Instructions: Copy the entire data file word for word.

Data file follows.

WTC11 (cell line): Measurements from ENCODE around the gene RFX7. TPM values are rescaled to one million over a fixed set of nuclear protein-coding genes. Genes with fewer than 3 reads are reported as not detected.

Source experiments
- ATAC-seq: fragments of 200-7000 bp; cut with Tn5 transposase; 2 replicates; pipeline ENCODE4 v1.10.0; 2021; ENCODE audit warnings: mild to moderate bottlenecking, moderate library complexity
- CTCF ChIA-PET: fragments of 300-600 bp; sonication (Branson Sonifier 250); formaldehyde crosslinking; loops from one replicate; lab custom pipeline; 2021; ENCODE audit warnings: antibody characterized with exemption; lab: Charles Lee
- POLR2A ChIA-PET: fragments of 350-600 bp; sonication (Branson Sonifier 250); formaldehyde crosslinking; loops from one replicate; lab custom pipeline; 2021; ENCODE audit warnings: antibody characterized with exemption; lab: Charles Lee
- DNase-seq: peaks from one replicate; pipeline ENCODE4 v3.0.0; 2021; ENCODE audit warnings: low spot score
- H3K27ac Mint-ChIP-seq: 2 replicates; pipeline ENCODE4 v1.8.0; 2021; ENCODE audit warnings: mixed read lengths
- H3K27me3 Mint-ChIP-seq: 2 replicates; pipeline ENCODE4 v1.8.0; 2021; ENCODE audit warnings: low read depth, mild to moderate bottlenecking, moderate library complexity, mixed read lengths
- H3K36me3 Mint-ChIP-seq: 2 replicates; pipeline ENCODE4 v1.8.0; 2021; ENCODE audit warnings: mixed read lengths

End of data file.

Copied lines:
WTC11 (cell line): Measurements from ENCODE around the gene RFX7. TPM values are rescaled to one million over a fixed set of nuclear protein-coding genes. Genes with fewer than 3 reads are reported as not detected.

Source experiments
- ATAC-seq: fragments of 200-7000 bp; cut with Tn5 transposase; 2 replicates; pipeline ENCODE4 v1.10.0; 2021; ENCODE audit warnings: mild to moderate bottlenecking, moderate library complexity
- CTCF ChIA-PET: fragments of 300-600 bp; sonication (Branson Sonifier 250); formaldehyde crosslinking; loops from one replicate; lab custom pipeline; 2021; ENCODE audit warnings: antibody characterized with exemption; lab: Charles Lee
- POLR2A ChIA-PET: fragments of 350-600 bp; sonication (Branson Sonifier 250); formaldehyde crosslinking; loops from one replicate; lab custom pipeline; 2021; ENCODE audit warnings: antibody characterized with exemption; lab: Charles Lee
- DNase-seq: peaks from one replicate; pipeline ENCODE4 v3.0.0; 2021; ENCODE audit warnings: low spot score
- H3K27ac Mint-ChIP-seq: 2 replicates; pipeline ENCODE4 v1.8.0; 2021; ENCODE audit warnings: mixed read lengths
- H3K27me3 Mint-ChIP-seq: 2 replicates; pipeline ENCODE4 v1.8.0; 2021; ENCODE audit warnings: low read depth, mild to moderate bottlenecking, moderate library complexity, mixed read lengths
- H3K36me3 Mint-ChIP-seq: 2 replicates; pipeline ENCODE4 v1.8.0; 2021; ENCODE audit warnings: mixed read lengths